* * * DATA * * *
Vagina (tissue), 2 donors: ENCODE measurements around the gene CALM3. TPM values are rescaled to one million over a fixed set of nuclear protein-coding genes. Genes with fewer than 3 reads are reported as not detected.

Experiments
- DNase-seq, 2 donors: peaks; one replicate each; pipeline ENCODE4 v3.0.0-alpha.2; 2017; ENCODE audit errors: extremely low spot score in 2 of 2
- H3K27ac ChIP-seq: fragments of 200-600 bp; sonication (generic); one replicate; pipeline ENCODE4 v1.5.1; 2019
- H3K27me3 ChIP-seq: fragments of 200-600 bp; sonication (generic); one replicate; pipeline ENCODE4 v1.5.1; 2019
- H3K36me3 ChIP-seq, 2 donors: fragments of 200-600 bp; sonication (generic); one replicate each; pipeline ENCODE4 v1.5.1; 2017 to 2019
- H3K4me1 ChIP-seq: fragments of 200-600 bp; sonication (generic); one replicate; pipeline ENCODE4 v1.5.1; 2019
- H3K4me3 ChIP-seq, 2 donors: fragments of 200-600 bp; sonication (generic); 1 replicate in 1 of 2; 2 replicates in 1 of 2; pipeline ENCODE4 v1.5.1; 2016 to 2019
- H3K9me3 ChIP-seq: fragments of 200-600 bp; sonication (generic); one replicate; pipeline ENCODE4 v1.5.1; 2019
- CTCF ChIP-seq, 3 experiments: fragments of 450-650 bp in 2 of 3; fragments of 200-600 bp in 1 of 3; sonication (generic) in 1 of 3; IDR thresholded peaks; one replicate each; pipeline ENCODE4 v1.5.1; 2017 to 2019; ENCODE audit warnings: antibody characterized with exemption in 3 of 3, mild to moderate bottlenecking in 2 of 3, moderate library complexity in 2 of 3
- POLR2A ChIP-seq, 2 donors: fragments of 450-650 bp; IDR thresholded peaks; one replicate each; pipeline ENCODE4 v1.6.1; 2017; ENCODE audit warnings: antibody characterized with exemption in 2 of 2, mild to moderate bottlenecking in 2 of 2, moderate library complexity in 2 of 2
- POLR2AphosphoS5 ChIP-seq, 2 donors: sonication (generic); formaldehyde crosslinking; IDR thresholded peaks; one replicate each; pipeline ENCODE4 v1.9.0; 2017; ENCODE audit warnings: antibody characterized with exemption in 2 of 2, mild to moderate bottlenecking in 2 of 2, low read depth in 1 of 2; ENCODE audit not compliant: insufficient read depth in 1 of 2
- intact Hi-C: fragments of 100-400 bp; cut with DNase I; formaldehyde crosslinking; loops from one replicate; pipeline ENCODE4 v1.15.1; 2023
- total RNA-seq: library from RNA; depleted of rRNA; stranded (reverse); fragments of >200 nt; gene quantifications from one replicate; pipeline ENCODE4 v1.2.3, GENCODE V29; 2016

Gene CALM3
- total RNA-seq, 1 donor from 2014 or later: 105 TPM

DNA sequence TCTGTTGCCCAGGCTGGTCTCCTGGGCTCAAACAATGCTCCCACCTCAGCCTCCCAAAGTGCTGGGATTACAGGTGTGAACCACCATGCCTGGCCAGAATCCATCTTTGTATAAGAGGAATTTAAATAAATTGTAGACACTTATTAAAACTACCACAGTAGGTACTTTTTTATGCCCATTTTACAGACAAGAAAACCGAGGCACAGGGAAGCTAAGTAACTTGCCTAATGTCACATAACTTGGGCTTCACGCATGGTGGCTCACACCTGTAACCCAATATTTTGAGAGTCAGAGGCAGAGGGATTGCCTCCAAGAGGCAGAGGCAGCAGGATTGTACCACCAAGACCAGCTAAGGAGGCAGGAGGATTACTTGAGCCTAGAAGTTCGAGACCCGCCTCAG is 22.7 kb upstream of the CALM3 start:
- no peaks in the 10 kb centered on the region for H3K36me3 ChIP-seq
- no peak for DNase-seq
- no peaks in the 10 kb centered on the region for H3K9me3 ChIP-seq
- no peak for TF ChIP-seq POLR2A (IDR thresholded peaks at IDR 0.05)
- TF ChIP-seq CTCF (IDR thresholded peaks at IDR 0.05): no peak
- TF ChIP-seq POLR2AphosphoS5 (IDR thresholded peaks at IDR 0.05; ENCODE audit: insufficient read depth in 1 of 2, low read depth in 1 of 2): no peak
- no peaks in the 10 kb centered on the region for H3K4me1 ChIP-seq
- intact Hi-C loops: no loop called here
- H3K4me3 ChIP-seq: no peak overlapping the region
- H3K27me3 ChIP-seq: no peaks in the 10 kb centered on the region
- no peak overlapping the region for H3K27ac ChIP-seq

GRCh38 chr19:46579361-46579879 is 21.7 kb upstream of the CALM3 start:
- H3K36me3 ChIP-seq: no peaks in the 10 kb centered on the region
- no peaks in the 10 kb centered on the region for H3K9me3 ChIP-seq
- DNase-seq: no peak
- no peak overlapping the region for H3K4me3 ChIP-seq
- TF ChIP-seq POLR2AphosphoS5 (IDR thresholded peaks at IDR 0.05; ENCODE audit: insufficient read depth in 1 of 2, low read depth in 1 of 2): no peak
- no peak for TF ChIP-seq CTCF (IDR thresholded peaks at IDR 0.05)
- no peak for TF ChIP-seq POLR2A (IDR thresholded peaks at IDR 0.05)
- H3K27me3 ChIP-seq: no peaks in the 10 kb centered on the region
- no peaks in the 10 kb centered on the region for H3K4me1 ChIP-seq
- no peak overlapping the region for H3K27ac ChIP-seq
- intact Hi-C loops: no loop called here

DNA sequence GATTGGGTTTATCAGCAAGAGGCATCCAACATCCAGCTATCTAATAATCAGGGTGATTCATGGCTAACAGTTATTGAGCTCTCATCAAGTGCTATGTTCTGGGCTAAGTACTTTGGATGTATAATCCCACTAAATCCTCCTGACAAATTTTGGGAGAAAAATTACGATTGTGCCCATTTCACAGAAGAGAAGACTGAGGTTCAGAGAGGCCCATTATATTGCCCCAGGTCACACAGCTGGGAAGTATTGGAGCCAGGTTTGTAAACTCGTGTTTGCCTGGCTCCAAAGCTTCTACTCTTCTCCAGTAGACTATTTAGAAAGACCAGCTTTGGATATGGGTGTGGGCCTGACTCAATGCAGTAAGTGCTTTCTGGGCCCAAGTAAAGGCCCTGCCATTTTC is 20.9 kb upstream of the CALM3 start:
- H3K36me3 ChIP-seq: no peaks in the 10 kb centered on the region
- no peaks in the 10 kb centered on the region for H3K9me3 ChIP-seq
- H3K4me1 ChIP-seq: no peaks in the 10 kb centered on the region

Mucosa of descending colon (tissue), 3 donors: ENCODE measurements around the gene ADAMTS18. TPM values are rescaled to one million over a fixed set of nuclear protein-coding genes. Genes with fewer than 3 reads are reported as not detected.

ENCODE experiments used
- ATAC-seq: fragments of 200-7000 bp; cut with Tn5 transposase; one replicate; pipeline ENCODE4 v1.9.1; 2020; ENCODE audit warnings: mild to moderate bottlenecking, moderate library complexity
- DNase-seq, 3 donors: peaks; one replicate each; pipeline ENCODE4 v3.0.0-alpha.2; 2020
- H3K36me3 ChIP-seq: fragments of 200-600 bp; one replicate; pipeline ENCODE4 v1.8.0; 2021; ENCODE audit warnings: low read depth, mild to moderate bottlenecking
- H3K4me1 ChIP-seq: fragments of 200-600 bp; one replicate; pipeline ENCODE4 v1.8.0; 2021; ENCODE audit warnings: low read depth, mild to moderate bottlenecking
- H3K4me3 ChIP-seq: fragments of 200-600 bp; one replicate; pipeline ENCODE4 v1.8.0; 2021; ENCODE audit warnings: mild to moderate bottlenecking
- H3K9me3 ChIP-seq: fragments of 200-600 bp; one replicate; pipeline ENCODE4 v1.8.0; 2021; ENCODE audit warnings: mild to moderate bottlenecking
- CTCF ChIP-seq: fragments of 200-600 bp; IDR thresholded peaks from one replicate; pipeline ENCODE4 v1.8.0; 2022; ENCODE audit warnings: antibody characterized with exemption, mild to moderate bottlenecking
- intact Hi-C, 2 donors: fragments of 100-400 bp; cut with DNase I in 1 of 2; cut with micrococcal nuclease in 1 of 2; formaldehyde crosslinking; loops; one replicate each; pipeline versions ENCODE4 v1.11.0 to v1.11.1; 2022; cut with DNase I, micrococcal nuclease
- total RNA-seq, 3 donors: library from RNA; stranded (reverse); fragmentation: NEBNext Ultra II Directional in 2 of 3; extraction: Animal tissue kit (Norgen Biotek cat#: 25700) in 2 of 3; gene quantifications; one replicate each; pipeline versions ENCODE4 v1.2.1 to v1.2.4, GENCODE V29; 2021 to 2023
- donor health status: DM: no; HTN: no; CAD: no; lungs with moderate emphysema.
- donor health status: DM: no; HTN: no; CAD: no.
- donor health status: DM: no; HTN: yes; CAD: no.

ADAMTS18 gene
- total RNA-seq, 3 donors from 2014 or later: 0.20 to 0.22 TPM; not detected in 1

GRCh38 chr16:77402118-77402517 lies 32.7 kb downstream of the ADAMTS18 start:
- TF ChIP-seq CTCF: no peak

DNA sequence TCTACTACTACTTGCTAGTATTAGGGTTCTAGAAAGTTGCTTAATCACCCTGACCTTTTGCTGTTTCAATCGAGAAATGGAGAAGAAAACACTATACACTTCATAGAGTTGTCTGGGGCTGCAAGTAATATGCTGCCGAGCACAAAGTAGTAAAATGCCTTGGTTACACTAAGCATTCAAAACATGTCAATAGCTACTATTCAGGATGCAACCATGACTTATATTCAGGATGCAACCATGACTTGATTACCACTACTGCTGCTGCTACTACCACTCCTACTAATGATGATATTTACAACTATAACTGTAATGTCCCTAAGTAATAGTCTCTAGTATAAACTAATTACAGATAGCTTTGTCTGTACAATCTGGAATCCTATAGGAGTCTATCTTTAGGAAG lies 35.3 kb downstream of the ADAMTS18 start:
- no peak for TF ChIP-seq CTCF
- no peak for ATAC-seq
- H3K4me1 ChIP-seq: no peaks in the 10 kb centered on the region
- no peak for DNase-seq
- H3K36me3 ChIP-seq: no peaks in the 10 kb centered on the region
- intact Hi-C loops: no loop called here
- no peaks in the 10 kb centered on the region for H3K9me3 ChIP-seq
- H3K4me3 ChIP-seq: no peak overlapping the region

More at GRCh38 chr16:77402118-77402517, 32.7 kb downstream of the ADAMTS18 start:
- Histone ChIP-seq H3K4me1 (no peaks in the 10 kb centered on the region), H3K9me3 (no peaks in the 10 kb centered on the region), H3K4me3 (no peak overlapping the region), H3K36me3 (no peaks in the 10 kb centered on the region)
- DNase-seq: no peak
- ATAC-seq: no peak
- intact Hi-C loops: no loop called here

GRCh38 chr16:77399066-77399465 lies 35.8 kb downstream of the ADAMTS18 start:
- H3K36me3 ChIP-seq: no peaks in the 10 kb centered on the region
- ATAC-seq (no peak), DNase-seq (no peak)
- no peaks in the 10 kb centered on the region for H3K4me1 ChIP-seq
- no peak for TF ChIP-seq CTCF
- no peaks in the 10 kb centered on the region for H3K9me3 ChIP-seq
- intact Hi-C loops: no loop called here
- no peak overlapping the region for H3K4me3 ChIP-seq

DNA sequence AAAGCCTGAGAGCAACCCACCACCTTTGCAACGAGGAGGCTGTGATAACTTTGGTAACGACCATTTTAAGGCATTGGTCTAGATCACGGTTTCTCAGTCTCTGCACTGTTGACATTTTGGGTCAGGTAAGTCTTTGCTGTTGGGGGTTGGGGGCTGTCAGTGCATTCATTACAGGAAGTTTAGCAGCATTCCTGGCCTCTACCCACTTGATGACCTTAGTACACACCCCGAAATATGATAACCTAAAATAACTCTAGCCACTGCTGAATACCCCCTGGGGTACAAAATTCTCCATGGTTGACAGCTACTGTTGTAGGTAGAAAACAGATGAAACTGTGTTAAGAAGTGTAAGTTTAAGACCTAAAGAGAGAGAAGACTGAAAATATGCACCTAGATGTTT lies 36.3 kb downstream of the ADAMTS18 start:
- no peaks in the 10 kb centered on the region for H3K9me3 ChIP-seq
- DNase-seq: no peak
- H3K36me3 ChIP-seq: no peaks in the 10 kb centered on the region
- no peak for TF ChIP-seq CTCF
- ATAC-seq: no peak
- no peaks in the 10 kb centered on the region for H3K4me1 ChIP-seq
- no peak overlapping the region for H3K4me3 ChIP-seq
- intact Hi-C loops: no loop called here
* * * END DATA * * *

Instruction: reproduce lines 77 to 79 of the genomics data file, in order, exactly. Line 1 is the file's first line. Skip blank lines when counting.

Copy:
GRCh38 chr16:77399066-77399465 lies 35.8 kb downstream of the ADAMTS18 start:
- H3K36me3 ChIP-seq: no peaks in the 10 kb centered on the region
- ATAC-seq (no peak), DNase-seq (no peak)